TV Networks Reach For Different Territory This Fall
MELISSA BLOCK, HOST:
This is ALL THINGS CONSIDERED from NPR News. I'm Melissa Block.
AUDIE CORNISH, HOST:
And I'm Audie Cornish. The new fall season is shaping up on network TV and who better to guide us through it than a guy who watches TV for a living, our critic, Eric Deggans. Hi there, Eric.
ERIC DEGGANS, BYLINE: Hey, how's it going?
CORNISH: So to start, give me a sense of what's going on with the networks. Is there a theme or a trend emerging this season in fall TV?
DEGGANS: I think there's a sense that every network has assessed its weak points and they've come up with a bunch of new shows to try and address it. So, NBC has a bunch of comedies that critics like, but they don't get wide viewership like "Community," and even "30 Rock" is starting to fade. So they've come up with broader comedies to try and get a wider audience. CBS has this formula for cop shows and procedurals that seems to be very rigid and so they're trying to stretch that a little bit. And ABC has a ton of female viewers with shows like "Gray's Anatomy" and "Revenge." And they seem to be trying at least one show that might draw some guys to the fold.
CORNISH: So let's get into it. Drama and comedy. Drama's first. Are there any good ones out there that we should have on our radar?
DEGGANS: Well, one of my favorites is the ABC show I was talking about a minute ago, "Last Resort." It is this show that's set on a submarine and this submarine gets these orders to fire nuclear weapons on Pakistan. And Andre Braugher is the captain, he's not sure these orders make sense, so he doesn't obey them and that causes the U.S. government to try to sink them.
(SOUNDBITE OF TV SHOW, "LAST RESORT")
ANDRE BRAUGHER: (As Captain Marcus Chaplin ) You see, everyone knew Brezhnev was crazy. Hell, he invaded Afghanistan. The problem was, nobody knew if Reagan was. And if there's one absolute truth to being the man with your finger on the button, that's it. They have to think you're crazy. Here's to being 500-feet under, and half-a-world away from it all.
CORNISH: Ah, good to hear that voice again. Andre Braugher, I remember him on "Homicide" a long time ago.
DEGGANS: Exactly. And, you know, it's got a submarine, it's got Navy SEALs, it's got guys shooting machine guns. I mean, it's got everything that a guy might want in an action-packed, hour-long drama but it's on a network that traditionally is really strong with women.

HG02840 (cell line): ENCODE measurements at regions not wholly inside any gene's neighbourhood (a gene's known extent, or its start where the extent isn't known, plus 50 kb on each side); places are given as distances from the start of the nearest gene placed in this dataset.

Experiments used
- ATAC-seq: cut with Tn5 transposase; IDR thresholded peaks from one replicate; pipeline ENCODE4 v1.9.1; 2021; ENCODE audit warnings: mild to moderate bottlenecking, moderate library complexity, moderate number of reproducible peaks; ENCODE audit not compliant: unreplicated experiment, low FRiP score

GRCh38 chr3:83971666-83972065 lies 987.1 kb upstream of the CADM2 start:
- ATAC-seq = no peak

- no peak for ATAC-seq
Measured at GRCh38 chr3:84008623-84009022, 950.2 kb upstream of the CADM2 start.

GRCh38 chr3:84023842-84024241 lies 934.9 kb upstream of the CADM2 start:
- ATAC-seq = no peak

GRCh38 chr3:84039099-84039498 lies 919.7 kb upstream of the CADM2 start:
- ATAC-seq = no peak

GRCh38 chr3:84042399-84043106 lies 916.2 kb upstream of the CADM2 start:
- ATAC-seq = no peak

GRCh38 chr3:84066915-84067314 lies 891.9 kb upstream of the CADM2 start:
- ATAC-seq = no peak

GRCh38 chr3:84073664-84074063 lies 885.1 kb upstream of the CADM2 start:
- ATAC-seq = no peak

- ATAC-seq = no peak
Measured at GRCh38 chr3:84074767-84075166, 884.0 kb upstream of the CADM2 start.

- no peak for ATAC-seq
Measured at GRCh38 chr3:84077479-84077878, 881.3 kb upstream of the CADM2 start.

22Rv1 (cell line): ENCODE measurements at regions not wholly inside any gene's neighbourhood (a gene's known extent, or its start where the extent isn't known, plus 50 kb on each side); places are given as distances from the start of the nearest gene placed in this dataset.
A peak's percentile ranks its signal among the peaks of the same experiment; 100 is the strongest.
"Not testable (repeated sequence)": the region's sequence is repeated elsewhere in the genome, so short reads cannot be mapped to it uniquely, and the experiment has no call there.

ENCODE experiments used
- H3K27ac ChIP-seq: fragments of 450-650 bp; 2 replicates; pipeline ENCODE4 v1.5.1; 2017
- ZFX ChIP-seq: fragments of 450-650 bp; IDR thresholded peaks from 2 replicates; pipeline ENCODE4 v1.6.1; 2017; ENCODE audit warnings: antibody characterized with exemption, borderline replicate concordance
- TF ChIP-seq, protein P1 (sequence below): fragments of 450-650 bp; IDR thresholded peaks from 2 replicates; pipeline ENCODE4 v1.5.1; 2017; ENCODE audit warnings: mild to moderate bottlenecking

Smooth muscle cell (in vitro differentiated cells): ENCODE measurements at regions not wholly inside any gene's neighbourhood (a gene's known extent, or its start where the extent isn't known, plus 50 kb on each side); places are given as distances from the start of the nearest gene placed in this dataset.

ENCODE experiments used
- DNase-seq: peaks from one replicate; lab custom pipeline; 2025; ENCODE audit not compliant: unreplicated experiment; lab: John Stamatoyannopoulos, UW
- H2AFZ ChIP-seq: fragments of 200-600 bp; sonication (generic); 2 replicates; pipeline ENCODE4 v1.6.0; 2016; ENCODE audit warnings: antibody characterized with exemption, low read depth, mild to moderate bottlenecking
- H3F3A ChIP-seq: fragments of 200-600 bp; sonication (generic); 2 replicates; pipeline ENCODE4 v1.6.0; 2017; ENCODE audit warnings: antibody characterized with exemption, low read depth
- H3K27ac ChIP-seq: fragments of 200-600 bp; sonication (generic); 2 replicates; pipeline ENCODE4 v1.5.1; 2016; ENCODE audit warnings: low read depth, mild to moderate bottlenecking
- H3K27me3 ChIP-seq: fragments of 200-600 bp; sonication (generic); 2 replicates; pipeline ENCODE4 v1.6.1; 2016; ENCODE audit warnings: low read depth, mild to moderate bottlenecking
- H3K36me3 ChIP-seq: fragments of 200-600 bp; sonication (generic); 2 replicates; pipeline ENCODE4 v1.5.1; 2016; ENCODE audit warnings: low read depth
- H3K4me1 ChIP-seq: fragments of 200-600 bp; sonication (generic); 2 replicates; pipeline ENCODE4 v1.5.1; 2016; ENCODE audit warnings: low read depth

CORNISH: And then there's the drama, "Nashville?"
DEGGANS: "Nashville." Another favorite of mine because it stars one of my favorite actresses on television, Connie Britton from "Friday Night Lights." And in this one she plays an aging country singer who's suddenly being challenged by Hayden Panettiere, who you might remember from "Heroes." She plays like a Taylor Swift kind of mean girl upstart who's looking to make her mark in country music. And between the two of them, sparks really fly.
(SOUNDBITE OF TV SHOW, "NASHVILLE")
CONNIE BRITTON: (As Rayna James) You're telling me after 21 years at this label if I don't open for your little ingenue, who wouldn't make it as one of my backup singers, that you're not going to support me?
UNIDENTIFIED MAN: Rayna, I need to know your decision.
BRITTON: (As Rayna James) Well, you can kiss my decision as it's walking out the door.
CORNISH: All right. Hey now. Let's move on to comedies.
DEGGANS: Got to love that. You got to love that.
CORNISH: It's true. All right. Comedies. What are the networks coming up with?
DEGGANS: Well, Fox probably has one of the most anticipated new comedies, it's called "The Mindy Project" and it features Mindy Kaling, who is a former writer and co-star from "The Office," who has centered a show on her own character, this aspiring gynecologist who is enamored with romantic comedies and almost kind of lives her life as if she's in the middle of one.
(SOUNDBITE OF TV SHOW, "THE MINDY PROJECT")
ANNA CAMP: (As Gwen Grandy) That British guy, he is bad news.
MINDY KALING: (As Mindy Lahiri) I do not know that he is bad news. I think he has a good heart. I think he's Hugh Grant in "About A Boy."
CAMP: (As Gwen Grandy) I think that he is Hugh Grant in real life.
UNIDENTIFIED WOMAN 2: Mindy, I hate to interrupt because I see you're enjoying some well-deserved BFF time. Hello, Gwendolyn.
CAMP: (As Gwen Grandy) Hi.
UNIDENTIFIED WOMAN 2: Your patient Allison Silverman's going into labor.
KALING: (As Mindy Lahiri ) The one with insurance?
UNIDENTIFIED WOMAN 2: Oh, hell yes.
DEGGANS: So there you go. I mean it's a comedy that comments on romantic comedies, it comments on the medical profession. I mean, she's taking aim at everybody and it's really contemporary, it feels really fresh.
CORNISH: Eric Deggans is TV and media critic for the Tampa Bay Times. Eric, thank you.
DEGGANS: Thank you. Transcript provided by NPR, Copyright National Public Radio.